Art utopia

Mercedes Knapp beside her painting Warrior Embodied.

MERCEDES KNAPP is not nostalgic about the past.

Her art demands we join her in imagining and creating a world that is more honest, connected and alive than the one we have inherited. 

“Everything has to be from another dimension with rainbows and no global warming,” says the painter whose first solo exhibition Vibrant World is coming to Fremantle in October. 

Asked to describe what her own perfect vibrant world would look like, Ms Knapp says “Fremantle in Guatemala. Jungle. Papaya everywhere. Watermelon growing out of the sidewalk. 

“People growing their own food, appreciating colour and using it, and just living really, really passionate lives.”

Central to three of the paintings at the heart of the show are women in the midst of intense physical and emotional experiences.

These works challenge their audience by portraying with frankness and vulnerability an array of experiences that are often shrouded in privacy and even a degree of shame.

The strength at the core of vulnerability is often the quiet subject of Ms Knapp’s work.

Power depicts a woman in labour, her belly electrified with warm orange light, face angelic, anatomy treated without allusion.

The subject of Warrior Embodied is a woman Ms Knapp knows who is undergoing treatment for breast cancer.

Mercedes Knapp’s dreamy artwork Sanctum.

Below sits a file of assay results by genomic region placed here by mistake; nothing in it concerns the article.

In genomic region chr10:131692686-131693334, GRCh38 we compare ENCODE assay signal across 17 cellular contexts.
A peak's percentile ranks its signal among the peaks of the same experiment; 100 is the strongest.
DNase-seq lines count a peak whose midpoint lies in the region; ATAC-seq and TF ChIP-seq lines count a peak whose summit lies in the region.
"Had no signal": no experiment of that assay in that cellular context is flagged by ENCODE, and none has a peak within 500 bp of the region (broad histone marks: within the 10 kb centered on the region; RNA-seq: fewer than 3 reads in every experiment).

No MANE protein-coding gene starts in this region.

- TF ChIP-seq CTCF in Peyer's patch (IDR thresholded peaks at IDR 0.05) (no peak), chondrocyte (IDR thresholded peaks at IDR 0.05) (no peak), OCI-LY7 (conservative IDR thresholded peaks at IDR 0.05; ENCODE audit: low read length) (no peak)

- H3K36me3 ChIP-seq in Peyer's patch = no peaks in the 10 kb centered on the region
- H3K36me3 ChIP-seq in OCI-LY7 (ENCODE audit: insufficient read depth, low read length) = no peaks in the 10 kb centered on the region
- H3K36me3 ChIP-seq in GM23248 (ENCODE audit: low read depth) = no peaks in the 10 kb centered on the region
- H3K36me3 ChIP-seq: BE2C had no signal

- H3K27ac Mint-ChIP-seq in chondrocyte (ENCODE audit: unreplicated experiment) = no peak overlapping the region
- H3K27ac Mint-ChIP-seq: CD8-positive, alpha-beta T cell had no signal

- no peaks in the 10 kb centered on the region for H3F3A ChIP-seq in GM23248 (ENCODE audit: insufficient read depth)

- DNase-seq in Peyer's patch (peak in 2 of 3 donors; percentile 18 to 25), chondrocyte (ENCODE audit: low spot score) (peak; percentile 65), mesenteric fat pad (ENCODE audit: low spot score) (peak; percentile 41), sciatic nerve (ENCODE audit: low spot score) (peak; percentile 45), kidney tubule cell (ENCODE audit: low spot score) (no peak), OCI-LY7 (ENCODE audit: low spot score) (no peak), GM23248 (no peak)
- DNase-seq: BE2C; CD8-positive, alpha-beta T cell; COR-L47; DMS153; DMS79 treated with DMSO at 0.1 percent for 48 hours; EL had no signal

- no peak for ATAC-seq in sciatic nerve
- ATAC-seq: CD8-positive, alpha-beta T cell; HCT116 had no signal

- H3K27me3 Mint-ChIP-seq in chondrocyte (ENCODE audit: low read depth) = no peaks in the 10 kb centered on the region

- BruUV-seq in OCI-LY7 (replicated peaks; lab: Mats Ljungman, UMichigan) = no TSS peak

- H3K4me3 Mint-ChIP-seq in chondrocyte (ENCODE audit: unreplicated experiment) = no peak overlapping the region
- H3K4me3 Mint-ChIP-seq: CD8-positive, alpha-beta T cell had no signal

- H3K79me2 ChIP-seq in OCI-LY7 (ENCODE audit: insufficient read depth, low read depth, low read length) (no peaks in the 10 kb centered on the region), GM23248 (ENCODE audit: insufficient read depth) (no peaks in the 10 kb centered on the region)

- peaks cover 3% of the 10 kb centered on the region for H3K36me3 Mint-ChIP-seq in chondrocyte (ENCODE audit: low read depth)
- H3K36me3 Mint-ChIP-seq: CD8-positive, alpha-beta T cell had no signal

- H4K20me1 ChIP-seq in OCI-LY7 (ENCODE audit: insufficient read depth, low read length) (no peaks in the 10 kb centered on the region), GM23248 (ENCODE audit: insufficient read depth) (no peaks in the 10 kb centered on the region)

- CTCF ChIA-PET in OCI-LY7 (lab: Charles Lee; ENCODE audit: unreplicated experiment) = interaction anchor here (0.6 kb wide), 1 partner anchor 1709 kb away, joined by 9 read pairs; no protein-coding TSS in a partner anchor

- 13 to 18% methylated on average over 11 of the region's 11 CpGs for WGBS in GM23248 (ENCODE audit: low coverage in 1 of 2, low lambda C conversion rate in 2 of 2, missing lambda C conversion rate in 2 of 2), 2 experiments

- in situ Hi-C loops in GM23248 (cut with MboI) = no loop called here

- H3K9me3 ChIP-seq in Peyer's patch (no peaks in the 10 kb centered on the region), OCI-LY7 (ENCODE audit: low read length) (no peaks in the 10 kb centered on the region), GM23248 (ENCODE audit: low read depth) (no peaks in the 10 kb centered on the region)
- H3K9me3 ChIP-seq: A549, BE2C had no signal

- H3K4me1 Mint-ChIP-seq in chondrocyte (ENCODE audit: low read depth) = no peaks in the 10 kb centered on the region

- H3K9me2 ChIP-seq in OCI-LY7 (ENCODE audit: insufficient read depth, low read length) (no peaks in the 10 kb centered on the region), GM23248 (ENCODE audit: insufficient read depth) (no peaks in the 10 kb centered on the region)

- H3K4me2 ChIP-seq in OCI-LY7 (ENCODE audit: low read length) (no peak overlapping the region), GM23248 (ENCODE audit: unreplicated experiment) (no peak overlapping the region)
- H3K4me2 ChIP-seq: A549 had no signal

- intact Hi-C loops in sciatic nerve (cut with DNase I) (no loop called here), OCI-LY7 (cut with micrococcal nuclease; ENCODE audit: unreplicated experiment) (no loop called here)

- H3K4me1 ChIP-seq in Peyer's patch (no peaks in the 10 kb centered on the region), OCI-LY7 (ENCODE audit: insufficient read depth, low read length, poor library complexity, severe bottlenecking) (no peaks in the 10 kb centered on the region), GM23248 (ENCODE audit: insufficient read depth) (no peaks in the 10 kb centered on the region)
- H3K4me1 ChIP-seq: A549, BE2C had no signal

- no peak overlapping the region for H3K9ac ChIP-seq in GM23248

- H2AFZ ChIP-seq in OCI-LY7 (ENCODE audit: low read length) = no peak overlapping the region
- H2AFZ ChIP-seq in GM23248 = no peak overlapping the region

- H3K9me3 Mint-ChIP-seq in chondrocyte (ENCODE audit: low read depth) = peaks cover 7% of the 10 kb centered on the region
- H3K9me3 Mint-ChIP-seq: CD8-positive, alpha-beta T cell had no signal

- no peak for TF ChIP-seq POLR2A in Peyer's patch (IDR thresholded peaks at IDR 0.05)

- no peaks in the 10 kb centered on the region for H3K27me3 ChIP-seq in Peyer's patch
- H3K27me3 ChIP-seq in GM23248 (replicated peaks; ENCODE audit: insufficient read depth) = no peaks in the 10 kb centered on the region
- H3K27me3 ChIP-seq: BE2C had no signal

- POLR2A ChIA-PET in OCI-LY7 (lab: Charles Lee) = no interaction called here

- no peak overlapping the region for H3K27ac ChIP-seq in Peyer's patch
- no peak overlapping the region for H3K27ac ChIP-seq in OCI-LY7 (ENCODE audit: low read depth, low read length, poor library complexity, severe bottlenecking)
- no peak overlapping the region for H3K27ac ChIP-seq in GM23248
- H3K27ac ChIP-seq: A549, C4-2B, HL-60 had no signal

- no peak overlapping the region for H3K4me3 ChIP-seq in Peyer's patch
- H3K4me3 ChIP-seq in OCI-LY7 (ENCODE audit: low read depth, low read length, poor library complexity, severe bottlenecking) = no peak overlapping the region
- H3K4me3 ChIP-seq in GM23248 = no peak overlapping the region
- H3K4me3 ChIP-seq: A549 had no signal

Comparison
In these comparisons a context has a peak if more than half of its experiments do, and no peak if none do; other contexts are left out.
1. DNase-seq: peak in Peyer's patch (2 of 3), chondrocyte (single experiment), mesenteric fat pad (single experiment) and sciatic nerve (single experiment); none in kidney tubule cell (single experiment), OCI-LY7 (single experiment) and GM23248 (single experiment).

She is painted powerfully, her head cloaked in a wreath of flames and her breasts in healing light.

Guardian portrays Ms Knapp’s friend who crafts elaborate headdresses. 

She is depicted in one that  belonged to her grandmother “who was always her muse.” 

On a whim, Ms Knapp added a parrot landing on the hand of the subject.

When her friend saw the painting, she asked, “How did you know to paint a parrot?”

They had been her grandmother’s favourite animal. The women have come to understand the painting as the image of her visiting spirit. 

The spirituality factored into her work feels appropriate since it is a subject close to the heart of Ms Knapp: Raised in a home with religious constraints, she grew up using artwork to exercise freedom.

Inspired by the visual narratives of Buddhist temple artwork, she has incorporated the Buddhist practice of imbuing hand positioning with meaning.

The subject of Power has her hand open and raised, suggesting “surrender to a higher power while still being connected to whatever juicing swimming pool she’s in.”

You can sink into your own “luscious pool of enjoyment” when Vibrant World hits the Sustainable Housing for Artists and Creatives in White Gum Valley.

Opening night is on Friday October 22 at 6pm, and the exhibition runs noon-6pm until October 29. 

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